It’s shaping up to be a banner year for Germany at the 2020 NHL Draft.
With three premier prospects honing their trade at home in Tim Stutzle, Lukas Reichel and John-Jason Peterka, there’s no shortage of top German talent available in 2020, to the point where it could be a record-setting scene this June in Montreal.
“I have been scouting German and Swiss prospects for many years but have never seen a such strong German draft class like this year,” Future Considerations head European scout Dennis Schellenberg said. “Seeing them play for the past two or three seasons and develop into top prospects, one could have seen this will be a special German draft year. There had been classes with extraordinarily talents like as Moritz Seider and Leon Draisaitl, however, there had never been three top German prospects in the same class in the past decade.”
Only six German-born players have been selected since the Edmonton Oilers nabbed Leon Draisaitl with the No. 3 pick in the 2014 NHL Draft, including first round selections Dominik Bokk (2018, St. Louis Blues) and Moritz Seider (2019, Detroit Red Wings).
In fact, no draft year has seen three Germans selected in the opening two rounds.
The highest three Germans have been drafted in the same year was in 2001, when Marcel Goc (No. 20), Christian Ehrhoff (No. 106) and Dimitri Patzold (No. 107) were selected. Rob Zepp (No. 110) and Christoph Schuberg (No. 127) were also selected that year.
The trio of Stutzle, Reichel and Peterka could set a new benchmark.
Stutzle, third in Future Considerations’ Winter ranking for the 2020 draft, in particular has the potential to match, and possibly eclipse, Draisaitl as the highest drafted German-born player in history.
“I have followed this special player for a few years already and he has never disappointed me,” Schellenberg said. “He has been a difference maker in nearly any game I have seen him play in. The type of player that decides games. He has taken on a major role in DEL powerhouse Adler Mannheim, the top German organization when it comes to player development. What I admire most in his game is his skill and speed. He’s just so exciting to watch.”
Stutzle, 18, has 29 points (seven goals, 22 assists) in 35 games with Mannheim.
“No challenge seems too big for him and shows up in every shift, often being the difference maker,” Schellenberg said. “He’s extremely creative with the puck and possessing an above-average playmaking sense. He sometimes wants to make too fancy of plays and tries to do too much, especially playing his age-tier, but that will go away with age and experience, which will make him an even more exciting player.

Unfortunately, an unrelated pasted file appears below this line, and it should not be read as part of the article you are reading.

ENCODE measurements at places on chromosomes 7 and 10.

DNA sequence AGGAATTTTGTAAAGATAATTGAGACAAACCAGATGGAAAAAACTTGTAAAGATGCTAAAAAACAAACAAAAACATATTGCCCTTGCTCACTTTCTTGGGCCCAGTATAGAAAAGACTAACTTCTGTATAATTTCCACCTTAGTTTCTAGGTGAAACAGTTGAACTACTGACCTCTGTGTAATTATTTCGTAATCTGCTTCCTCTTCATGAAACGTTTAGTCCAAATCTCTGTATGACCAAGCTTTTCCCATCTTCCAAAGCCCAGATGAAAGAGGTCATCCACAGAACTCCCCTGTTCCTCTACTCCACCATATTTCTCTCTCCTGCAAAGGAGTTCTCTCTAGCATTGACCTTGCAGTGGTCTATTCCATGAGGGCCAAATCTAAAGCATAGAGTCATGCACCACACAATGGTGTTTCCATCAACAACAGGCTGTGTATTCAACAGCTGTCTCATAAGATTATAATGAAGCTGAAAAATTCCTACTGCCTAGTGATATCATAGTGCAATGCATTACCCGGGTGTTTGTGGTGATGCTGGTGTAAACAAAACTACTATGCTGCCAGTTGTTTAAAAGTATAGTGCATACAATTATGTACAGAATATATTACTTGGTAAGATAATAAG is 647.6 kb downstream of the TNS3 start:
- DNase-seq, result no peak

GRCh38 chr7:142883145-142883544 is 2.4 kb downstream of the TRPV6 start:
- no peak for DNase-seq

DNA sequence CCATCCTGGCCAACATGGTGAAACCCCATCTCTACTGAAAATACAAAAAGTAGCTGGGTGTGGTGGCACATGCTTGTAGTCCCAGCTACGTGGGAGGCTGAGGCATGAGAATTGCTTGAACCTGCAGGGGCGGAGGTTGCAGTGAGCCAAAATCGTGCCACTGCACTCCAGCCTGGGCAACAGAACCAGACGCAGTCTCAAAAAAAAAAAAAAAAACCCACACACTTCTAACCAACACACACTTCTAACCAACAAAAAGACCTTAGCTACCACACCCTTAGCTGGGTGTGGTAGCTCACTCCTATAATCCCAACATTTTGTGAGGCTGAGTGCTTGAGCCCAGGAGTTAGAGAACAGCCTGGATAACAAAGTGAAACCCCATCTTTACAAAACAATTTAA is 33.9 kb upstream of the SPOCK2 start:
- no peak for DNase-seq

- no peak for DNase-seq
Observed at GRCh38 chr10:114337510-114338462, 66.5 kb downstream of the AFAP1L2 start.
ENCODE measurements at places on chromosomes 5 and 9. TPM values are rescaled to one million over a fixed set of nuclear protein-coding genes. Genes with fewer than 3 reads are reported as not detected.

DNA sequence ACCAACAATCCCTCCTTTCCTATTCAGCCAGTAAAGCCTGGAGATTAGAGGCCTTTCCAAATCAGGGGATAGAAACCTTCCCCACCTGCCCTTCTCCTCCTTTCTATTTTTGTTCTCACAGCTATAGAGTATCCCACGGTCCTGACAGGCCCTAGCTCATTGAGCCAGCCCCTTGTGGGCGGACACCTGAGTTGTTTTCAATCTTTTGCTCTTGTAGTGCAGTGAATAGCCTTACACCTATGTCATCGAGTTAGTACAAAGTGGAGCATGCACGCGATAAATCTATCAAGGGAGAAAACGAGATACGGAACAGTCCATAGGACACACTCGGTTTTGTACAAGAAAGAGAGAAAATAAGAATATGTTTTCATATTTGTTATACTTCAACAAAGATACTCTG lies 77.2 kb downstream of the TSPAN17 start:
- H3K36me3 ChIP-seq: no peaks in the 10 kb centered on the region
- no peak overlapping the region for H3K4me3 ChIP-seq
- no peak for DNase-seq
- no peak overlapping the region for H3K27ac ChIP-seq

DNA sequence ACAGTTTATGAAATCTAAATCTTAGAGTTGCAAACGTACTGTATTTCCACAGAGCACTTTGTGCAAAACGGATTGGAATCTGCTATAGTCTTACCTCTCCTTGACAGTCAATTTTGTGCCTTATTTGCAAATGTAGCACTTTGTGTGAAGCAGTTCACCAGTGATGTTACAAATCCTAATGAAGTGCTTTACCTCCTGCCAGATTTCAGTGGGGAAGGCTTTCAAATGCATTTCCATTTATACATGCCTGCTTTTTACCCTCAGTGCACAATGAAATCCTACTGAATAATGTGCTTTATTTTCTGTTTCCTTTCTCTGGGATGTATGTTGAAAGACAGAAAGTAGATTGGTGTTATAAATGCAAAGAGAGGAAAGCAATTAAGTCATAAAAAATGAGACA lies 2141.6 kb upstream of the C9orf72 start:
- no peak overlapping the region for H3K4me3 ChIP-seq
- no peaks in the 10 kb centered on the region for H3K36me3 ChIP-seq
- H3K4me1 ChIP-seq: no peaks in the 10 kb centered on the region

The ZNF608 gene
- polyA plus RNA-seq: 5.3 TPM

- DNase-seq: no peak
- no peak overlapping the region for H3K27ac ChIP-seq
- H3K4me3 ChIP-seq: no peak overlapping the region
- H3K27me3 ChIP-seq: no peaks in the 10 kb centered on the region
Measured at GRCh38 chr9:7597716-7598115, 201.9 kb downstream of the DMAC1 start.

“Stützle won’t have to wait long until his name gets called in the first evening of the NHL Draft.”
He could have company, too. Peterka slots at No. 49, and Reichel at No. 51.
Both have a shot at being first-round candidates by the time the draft rolls around this June.
“While Reichel might be more of a gamble for any team that picks him, his reward is also bigger,” Schellenberg said. “It seems to be the more skilled player of them. Peterka, on the other hand, is projected to fit in better into the North American game. With his strength and work ethic, he would fit the role of a third line player.
“I am not sure yet, if Peterka possesses the skill upside of other players in his drafting range and here and there you’ll see limitations with his abilities when he possesses the puck.
“Reichel, therefore, possesses more puck skills but is also a bit harder to project, if he will reach that level, while Peterka is the safer bet.”
Each, with Stutzle, are among the youngest players in DEL, and Reichel in particular, is the youngest in the league.
It hasn’t slowed him.
With Berlin, the 17-year-old has 22 points (11 goals, 11 assists) in 35 games.
“Reichel has surprised many scouts this season, including me,” Schellenberg said. “He has grown into a nice role for Berlin, which I wouldn’t have believed to start the season. He continued his rise and gained more attention in a strong World Juniors, where he has been among Germany’s top players and had a significant impact on the team’s successful tournament.
“What I like about his game is his outstanding skating combined with his puck skills. His blazing speed and great mobility is something that catches eyes. He possesses smooth hands and can handle the puck really nice. Is able to go into traffic areas with the puck. I also like his decision making with the puck on his stick.”
Peterka, 18, is impressive for different reasons, and is much more than his 10 points (six goals, four assists) in 36 games for Munich.
“Peterka is a working horse, who rarely takes a shift off,” Schellenberg said. “He competes very hard in all of his shifts and can be in the face of opposing players with his tenaciousness. His strong lower body and legs are supporting him in battles for the puck. He’s extremely hard to knock off the puck due to his strong legs. This is impressive as he is not necessarily big in size. Would often come out as the winner from board battles.”
Peterka, and Stutzle and Reichel, will undoubtedly hear their names called in a few months.
Should things fall into place, the trio could be the new benchmark back home.